with or without increment?

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with or without increment?

Postby lucasart » Sun May 24, 2015 11:24 am

I have noticed something rather odd, perhaps it is SF specific due to how the time management works:
  • At very short tc (eg. 3"+0.03"), testing with increment is better. More precisely, SF playing in X"+X/100" beats SF playing in Y"+0", where Y is calibrated to give the same throughput. In other words, to better use testing time, one should use an increment (inc=base/100 was better than no increment, 100 is just a random choice I like, didn't experience with any other).
  • At longer tc (eg. 10"+0.1"), things even out, and maybe the no increment fares slightly better (hardly mesurable).
Anyone else done some research on that ?
"Talk is cheap. Show me the code." -- Linus Torvalds.
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Re: with or without increment?

Postby BB+ » Sun May 24, 2015 10:29 pm

I would think any such behaviour would be highly engine-dependent. I take it that the calibration is so that the average with-increment game takes the same amount of time as the without-increment in self-play. Do they also have the same average number of moves? Are the sizes (in SF) of limits.inc[us] versus moveOverhead relevant?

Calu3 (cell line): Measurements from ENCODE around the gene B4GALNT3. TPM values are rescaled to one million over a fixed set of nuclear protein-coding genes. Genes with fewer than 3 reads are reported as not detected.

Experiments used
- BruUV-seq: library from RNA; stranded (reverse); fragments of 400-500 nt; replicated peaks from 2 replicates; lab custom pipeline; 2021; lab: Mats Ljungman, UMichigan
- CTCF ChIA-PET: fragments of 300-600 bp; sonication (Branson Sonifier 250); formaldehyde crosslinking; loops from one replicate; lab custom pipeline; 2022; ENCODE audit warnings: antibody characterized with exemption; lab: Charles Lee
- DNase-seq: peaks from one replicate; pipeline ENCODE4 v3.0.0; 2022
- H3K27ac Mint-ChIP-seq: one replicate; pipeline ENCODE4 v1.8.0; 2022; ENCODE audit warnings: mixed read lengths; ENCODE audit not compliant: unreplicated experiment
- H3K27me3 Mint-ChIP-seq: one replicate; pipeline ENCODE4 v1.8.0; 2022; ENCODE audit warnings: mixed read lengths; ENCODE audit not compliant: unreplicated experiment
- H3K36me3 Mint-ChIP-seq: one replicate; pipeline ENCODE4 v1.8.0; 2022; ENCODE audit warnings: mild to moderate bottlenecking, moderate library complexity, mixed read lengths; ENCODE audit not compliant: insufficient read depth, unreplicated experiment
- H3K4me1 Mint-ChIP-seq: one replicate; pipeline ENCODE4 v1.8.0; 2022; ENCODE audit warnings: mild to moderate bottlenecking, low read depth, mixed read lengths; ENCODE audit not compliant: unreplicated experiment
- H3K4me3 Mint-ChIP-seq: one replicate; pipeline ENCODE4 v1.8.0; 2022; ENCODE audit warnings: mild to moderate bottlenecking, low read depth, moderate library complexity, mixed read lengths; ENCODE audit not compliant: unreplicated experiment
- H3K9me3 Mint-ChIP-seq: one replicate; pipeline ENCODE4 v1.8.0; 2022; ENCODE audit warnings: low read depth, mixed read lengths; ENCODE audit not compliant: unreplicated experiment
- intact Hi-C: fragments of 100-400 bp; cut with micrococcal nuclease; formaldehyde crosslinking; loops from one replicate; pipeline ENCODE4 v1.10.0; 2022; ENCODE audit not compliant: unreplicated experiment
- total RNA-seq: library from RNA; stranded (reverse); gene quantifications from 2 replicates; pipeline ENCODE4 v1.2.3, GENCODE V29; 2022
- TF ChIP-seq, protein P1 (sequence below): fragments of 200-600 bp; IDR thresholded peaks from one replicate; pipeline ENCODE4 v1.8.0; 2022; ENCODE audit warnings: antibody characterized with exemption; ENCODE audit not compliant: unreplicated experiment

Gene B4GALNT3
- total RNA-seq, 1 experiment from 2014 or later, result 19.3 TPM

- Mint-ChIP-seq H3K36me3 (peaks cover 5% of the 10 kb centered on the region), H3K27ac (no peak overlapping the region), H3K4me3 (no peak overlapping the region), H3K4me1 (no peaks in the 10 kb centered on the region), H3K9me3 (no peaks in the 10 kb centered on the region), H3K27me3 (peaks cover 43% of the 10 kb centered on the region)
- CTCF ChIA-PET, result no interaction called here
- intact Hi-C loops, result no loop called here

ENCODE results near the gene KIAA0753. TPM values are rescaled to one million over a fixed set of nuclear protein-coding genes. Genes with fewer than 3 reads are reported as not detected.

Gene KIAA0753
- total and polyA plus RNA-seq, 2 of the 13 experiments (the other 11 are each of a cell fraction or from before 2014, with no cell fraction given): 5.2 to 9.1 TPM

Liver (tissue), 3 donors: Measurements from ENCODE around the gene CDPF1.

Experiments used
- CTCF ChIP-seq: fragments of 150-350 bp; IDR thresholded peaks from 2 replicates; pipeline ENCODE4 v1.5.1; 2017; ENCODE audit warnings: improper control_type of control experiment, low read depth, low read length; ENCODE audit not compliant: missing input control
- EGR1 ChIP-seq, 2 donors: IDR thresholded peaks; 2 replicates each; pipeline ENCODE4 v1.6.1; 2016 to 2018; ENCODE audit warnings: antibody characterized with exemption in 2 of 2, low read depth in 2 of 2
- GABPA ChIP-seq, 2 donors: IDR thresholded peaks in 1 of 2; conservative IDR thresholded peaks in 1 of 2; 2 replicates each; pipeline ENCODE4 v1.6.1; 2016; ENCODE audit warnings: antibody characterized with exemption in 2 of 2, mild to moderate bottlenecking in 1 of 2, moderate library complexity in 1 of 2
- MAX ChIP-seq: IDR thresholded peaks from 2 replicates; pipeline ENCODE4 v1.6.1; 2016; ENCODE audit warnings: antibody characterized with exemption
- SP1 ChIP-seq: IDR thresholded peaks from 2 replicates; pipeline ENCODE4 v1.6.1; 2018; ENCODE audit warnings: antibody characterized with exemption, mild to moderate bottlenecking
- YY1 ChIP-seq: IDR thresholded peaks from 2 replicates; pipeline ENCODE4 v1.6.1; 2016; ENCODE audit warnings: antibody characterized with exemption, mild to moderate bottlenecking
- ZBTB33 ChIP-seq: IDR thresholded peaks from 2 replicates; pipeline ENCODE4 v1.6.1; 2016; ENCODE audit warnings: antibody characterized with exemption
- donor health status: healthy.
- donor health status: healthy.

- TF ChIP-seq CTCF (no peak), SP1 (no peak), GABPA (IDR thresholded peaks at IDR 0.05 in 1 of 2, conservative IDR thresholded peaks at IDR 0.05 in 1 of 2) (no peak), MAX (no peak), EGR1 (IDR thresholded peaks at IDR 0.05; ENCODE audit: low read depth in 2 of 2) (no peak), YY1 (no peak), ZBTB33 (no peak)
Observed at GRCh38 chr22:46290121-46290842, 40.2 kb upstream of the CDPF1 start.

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Re: with or without increment?

Postby hyatt » Mon May 25, 2015 1:43 am

lucasart wrote:I have noticed something rather odd, perhaps it is SF specific due to how the time management works:
  • At very short tc (eg. 3"+0.03"), testing with increment is better. More precisely, SF playing in X"+X/100" beats SF playing in Y"+0", where Y is calibrated to give the same throughput. In other words, to better use testing time, one should use an increment (inc=base/100 was better than no increment, 100 is just a random choice I like, didn't experience with any other).
  • At longer tc (eg. 10"+0.1"), things even out, and maybe the no increment fares slightly better (hardly mesurable).
Anyone else done some research on that ?



Most often this is a direct reflection of how testing is done. If you test with incs, you will likely tweak/tune the time allocation code over time to optimize for inc games. I've pointed out exactly the same problem with pondering. Most test with ponder=off, and when they chime in with ponder=on, things don't go as well as expected, they often use too little time.
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